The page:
Tumor progression — time for a new paradigm?
I. Ernberg, MD, PhD, Professor of Tumor Biology
Department of Microbiology, Tumor and Cell Biology, Karolinska Institutet, Stockholm SE-17177, Sweden
Around the millennium three decades of successful research into the biology of cancers were concluded in the most cited review on cancer ever “Hallmarks of Cancer” (Hanahan and Weinberg, Cell, 2000). It marked the end of the era when oncogenes and suppressor genes were discovered en masse, and when tumor progression at the level of cell and tissue pathology could be linked with molecular steps like that of the pioneering description by Bert Vogelstein of colon cancer progression (“The Vogelgram”). We then understood that cancer was indeed a disease of cells and depended on mutations of some ten genes. Tumor progression, when tumors “go from bad to worse”, could be viewed as an evolutionary, Darwinistic process at the tumor cell population level, with sequences of mutation, improved cell survival, selection, another mutation etc. This seemed so transparent and logically sound that the scientific community at large believed it had understood the biology of cancer. Now we only needed to trace these mutated genes and eliminate their erroneous behaviour one way or another. It also gave a strong impetus to “personalized cancer medicine”, now we only needed the genome of individual tumors for designing the cure. One impressive major extrapolation was that all the 200 different forms of cancer develop through a similar mechanism. With this modern paradigm of cancer biology (or the Hanahan — Weinberg — Vogelstein/HWV-paradigm) as a basis, ten years later it was clear that the success rate in exploiting its implications for cancer treatment was quite low.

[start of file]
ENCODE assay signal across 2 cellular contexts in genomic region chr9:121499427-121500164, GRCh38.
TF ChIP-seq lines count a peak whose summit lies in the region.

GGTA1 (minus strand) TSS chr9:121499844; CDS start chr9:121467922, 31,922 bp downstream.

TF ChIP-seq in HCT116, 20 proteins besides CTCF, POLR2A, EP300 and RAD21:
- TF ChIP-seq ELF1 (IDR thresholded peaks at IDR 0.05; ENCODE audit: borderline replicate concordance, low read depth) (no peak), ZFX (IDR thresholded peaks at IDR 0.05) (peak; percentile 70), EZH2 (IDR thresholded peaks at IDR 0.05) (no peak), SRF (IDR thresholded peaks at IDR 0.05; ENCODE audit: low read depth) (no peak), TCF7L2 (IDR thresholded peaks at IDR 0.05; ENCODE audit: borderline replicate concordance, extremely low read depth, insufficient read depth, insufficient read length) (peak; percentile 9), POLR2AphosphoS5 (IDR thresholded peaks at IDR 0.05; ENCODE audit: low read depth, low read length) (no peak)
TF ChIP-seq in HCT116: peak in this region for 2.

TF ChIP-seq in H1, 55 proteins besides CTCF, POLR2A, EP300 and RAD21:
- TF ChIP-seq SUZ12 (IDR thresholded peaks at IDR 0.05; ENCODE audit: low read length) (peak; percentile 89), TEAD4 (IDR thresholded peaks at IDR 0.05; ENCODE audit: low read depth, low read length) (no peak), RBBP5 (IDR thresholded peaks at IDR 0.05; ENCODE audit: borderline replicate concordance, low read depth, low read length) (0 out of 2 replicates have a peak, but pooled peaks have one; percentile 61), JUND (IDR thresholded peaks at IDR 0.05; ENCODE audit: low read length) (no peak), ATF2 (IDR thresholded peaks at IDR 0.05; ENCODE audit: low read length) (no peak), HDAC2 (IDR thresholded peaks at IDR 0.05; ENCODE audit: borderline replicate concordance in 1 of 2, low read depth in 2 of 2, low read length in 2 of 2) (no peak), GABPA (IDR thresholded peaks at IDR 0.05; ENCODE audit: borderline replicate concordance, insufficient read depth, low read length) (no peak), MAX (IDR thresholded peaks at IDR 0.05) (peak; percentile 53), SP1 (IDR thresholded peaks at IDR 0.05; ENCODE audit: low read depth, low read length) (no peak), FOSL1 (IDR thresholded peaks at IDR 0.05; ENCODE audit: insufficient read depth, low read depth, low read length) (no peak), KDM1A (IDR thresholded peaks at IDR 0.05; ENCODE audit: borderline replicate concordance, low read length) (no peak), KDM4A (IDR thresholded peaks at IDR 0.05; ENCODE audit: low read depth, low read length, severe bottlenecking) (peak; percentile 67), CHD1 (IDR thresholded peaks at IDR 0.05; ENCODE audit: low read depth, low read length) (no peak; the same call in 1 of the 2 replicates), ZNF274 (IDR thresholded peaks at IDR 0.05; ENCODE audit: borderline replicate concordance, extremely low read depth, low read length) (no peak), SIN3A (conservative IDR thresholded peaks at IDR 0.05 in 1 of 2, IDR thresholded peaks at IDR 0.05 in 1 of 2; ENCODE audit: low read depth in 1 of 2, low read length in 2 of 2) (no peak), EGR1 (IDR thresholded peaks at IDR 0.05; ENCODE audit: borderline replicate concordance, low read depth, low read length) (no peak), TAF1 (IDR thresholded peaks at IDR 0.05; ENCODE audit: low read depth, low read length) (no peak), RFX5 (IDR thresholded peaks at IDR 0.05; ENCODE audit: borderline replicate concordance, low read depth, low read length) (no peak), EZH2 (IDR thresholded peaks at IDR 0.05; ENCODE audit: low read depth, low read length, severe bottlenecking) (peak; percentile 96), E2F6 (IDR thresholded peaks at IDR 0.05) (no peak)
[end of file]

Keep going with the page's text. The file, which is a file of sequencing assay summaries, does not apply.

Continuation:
During the same time the understanding of cell and tissue biology took quantum leaps in new directions, which clearly exposes the HWV-paradigm as totally insufficient and oversimplified, although not directly wrong. The conclusions are two: we do not really understand cancer biology, and cancer is a very complex disease reflected by the enormous complexity of its “host” — the cell. Major findings have been: epigenetic deregulation is as important as mutations, cancer tissues are highly heterogenous with cell hierarchies (including stem-cell like cells) and a participating stroma, microRNAs represent a large new set of regulatory genes, low level chronic inflammation is a key component in early carcinogenesis, there are not only some ten mutations in cancer cells but rather several thousands, and cancer cells usually switch metabolism from oxidative glycolysis to fermentation (the Warburg effect).
How can we comprehend all these significant findings in our understanding of cancer biology? Firstly we should be humble. Secondly we should explore new tools and technologies in interdisciplinary initiatives to adopt an approach that accommodates complex or complicated features of biological systems like cancer. This will be a long and uncertain way. Meanwhile it must be perfectly motivated to continue to develop treatments based on trial-and-error without sufficient information about the enemy.
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